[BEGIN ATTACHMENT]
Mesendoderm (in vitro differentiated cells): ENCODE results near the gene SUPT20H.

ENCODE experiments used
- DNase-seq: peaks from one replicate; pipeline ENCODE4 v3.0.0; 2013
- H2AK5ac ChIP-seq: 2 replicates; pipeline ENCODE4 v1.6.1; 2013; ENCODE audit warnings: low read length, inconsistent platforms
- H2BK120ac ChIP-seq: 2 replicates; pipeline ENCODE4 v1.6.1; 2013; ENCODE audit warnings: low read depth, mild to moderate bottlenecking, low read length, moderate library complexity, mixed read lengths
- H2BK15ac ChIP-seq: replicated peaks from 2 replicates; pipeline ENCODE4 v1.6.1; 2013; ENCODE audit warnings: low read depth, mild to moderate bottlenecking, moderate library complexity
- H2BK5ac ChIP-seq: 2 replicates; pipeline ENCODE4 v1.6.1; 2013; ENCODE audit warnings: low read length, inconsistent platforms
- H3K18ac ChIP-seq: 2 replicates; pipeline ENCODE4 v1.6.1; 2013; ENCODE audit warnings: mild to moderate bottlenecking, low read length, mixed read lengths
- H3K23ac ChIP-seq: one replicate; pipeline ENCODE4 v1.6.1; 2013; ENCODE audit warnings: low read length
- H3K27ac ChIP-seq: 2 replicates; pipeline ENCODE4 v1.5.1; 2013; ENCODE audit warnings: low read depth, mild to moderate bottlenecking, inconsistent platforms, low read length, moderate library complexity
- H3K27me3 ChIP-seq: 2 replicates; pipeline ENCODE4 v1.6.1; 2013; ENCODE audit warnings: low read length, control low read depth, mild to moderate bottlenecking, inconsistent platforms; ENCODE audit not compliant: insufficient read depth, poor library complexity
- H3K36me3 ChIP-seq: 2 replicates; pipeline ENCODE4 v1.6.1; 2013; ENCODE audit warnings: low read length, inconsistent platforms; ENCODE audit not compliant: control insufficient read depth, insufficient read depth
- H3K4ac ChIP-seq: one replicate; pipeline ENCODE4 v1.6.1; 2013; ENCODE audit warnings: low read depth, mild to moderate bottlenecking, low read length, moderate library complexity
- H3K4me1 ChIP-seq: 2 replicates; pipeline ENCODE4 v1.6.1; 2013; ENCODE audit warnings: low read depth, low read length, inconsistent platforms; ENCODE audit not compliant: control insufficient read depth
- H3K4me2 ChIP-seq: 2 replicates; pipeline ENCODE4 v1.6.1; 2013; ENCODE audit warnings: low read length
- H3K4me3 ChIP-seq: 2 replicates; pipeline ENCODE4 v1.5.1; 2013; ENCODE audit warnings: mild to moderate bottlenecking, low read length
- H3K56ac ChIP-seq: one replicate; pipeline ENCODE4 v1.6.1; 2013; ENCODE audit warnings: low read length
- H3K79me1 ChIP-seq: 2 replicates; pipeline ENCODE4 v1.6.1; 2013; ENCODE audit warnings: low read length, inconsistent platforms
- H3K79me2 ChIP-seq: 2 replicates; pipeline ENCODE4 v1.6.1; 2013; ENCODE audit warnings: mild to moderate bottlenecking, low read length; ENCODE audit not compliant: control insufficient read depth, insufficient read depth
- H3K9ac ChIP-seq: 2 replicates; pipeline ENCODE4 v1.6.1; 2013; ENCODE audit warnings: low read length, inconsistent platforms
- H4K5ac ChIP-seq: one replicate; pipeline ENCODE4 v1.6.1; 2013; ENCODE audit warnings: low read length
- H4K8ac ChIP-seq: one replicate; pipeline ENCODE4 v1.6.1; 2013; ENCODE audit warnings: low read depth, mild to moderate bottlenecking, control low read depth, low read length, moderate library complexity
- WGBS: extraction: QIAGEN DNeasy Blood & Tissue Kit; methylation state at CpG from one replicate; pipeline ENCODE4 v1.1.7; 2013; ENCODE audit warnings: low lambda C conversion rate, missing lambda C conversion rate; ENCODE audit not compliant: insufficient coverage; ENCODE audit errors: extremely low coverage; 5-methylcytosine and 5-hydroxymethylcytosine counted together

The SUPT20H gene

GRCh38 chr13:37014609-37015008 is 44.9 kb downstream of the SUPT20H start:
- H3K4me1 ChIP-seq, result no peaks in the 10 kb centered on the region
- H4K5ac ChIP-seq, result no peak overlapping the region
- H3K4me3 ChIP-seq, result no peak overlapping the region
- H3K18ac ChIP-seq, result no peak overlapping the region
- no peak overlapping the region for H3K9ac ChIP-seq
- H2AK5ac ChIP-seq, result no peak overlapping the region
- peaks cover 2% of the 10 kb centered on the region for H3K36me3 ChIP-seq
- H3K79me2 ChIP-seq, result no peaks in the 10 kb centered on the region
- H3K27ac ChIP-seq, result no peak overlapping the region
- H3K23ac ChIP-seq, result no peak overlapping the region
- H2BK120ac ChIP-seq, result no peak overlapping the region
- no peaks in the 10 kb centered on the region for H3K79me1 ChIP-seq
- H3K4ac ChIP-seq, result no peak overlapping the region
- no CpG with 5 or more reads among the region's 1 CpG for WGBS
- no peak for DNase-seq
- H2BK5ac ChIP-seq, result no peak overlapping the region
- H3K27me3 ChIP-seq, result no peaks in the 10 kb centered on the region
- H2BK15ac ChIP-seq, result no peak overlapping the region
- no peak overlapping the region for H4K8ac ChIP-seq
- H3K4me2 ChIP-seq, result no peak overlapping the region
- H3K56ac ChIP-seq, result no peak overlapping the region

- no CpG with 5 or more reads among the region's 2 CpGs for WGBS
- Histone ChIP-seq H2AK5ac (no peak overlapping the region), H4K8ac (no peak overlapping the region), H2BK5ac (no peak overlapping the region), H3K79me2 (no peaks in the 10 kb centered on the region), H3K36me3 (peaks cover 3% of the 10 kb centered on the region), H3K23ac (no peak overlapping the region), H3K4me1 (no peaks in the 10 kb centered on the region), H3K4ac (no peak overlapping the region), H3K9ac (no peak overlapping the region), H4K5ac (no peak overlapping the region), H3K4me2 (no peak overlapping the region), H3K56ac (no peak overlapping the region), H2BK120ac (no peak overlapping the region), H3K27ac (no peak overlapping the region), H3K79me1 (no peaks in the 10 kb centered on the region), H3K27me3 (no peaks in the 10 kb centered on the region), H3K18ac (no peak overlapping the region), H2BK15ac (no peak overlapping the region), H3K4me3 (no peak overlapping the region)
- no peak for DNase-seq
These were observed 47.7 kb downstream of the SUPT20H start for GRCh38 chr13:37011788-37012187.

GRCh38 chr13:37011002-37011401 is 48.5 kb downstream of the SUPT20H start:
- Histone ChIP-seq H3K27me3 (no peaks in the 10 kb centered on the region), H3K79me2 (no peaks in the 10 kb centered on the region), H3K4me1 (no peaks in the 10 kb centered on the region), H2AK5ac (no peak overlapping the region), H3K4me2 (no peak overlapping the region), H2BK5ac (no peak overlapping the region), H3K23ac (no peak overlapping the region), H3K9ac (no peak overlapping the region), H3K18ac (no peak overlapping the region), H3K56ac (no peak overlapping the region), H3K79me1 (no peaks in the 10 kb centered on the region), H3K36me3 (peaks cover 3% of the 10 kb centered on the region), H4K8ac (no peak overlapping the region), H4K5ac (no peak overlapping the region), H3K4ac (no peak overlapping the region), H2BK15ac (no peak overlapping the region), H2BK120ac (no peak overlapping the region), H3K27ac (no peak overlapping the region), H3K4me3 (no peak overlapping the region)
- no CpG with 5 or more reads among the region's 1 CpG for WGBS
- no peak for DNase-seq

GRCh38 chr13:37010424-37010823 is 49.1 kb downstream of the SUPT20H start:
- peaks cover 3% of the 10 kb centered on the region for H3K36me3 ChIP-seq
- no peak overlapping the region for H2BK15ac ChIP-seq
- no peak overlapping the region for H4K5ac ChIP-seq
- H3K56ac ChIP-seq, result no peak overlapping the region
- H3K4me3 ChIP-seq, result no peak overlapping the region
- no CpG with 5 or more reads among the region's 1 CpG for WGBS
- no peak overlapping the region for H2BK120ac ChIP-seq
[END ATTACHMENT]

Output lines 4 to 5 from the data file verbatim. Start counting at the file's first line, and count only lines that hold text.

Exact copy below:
- H2AK5ac ChIP-seq: 2 replicates; pipeline ENCODE4 v1.6.1; 2013; ENCODE audit warnings: low read length, inconsistent platforms
- H2BK120ac ChIP-seq: 2 replicates; pipeline ENCODE4 v1.6.1; 2013; ENCODE audit warnings: low read depth, mild to moderate bottlenecking, low read length, moderate library complexity, mixed read lengths